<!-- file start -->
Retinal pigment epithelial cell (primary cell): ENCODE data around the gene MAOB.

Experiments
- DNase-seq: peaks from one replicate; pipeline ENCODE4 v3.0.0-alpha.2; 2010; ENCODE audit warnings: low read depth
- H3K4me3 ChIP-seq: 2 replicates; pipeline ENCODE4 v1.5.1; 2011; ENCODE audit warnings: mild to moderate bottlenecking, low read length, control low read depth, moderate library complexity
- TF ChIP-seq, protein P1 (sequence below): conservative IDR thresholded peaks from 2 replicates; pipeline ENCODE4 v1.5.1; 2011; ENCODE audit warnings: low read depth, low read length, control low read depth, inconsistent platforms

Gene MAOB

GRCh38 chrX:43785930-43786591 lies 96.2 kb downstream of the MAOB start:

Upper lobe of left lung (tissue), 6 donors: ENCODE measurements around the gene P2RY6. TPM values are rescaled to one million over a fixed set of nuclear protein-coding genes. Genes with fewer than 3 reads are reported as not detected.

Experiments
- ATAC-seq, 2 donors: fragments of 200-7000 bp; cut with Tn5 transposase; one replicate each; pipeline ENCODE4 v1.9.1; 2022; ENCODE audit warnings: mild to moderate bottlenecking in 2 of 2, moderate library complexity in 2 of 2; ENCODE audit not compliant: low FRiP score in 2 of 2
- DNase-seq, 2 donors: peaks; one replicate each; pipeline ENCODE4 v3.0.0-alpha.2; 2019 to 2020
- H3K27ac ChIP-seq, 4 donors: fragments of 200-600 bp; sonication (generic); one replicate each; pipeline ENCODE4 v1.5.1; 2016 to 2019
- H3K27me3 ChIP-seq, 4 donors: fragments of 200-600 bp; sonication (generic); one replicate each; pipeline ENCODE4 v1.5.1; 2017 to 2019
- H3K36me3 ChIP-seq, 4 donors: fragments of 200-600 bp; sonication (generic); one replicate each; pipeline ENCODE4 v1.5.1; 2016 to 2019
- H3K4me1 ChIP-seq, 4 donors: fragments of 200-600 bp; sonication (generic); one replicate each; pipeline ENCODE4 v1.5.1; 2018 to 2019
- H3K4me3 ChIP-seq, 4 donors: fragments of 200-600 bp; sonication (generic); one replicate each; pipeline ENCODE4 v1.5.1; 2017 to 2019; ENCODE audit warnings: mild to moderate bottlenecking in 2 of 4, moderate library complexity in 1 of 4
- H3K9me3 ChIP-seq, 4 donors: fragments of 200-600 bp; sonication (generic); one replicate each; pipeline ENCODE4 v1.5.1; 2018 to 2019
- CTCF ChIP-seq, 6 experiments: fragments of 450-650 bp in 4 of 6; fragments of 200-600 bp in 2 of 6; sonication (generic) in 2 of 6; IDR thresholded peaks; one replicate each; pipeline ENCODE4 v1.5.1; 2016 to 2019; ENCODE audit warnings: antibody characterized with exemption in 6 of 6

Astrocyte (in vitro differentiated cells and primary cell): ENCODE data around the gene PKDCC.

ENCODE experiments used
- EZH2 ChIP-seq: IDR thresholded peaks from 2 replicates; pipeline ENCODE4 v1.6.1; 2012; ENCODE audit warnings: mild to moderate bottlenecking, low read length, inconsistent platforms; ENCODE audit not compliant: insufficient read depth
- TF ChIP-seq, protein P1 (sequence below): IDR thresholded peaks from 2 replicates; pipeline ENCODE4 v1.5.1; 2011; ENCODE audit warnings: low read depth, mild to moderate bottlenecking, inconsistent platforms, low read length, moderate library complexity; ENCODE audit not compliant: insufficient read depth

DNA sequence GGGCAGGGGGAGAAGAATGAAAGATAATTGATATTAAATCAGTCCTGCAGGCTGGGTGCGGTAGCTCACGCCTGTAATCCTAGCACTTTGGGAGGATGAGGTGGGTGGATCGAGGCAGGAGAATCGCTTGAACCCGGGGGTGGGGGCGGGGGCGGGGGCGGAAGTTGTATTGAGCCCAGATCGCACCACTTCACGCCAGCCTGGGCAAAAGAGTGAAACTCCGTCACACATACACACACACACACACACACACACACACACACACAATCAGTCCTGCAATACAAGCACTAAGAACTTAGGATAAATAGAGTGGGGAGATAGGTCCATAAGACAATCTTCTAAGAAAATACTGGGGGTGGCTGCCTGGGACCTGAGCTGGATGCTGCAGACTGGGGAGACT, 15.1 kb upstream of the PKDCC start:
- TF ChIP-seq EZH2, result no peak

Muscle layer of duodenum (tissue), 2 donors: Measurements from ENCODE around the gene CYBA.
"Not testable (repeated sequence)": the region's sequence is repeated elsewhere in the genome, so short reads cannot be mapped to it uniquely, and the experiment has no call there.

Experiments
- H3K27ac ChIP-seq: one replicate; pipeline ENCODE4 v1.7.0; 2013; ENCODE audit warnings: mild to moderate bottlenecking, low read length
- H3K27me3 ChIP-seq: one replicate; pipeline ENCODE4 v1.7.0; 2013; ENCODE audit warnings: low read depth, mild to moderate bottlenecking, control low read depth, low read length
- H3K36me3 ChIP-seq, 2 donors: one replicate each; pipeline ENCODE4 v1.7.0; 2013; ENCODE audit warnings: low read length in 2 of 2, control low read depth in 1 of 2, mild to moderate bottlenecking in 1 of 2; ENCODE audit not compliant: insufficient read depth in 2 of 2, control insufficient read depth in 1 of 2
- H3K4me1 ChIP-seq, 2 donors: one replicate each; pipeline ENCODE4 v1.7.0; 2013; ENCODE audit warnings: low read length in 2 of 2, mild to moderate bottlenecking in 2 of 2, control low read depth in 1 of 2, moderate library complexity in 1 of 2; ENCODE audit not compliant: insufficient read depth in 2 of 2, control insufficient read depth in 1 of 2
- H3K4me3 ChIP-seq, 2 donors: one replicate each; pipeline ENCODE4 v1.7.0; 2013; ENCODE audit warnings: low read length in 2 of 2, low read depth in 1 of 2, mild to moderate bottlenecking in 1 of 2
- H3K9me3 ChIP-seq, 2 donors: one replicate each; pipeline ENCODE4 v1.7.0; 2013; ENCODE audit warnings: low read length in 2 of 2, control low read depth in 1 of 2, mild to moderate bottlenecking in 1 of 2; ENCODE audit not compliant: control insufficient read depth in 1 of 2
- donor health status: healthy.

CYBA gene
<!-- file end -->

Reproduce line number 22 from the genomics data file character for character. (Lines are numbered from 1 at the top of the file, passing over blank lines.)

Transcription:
- TF ChIP-seq, protein P1 (sequence below): IDR thresholded peaks from 2 replicates; pipeline ENCODE4 v1.5.1; 2011; ENCODE audit warnings: low read depth, mild to moderate bottlenecking, inconsistent platforms, low read length, moderate library complexity; ENCODE audit not compliant: insufficient read depth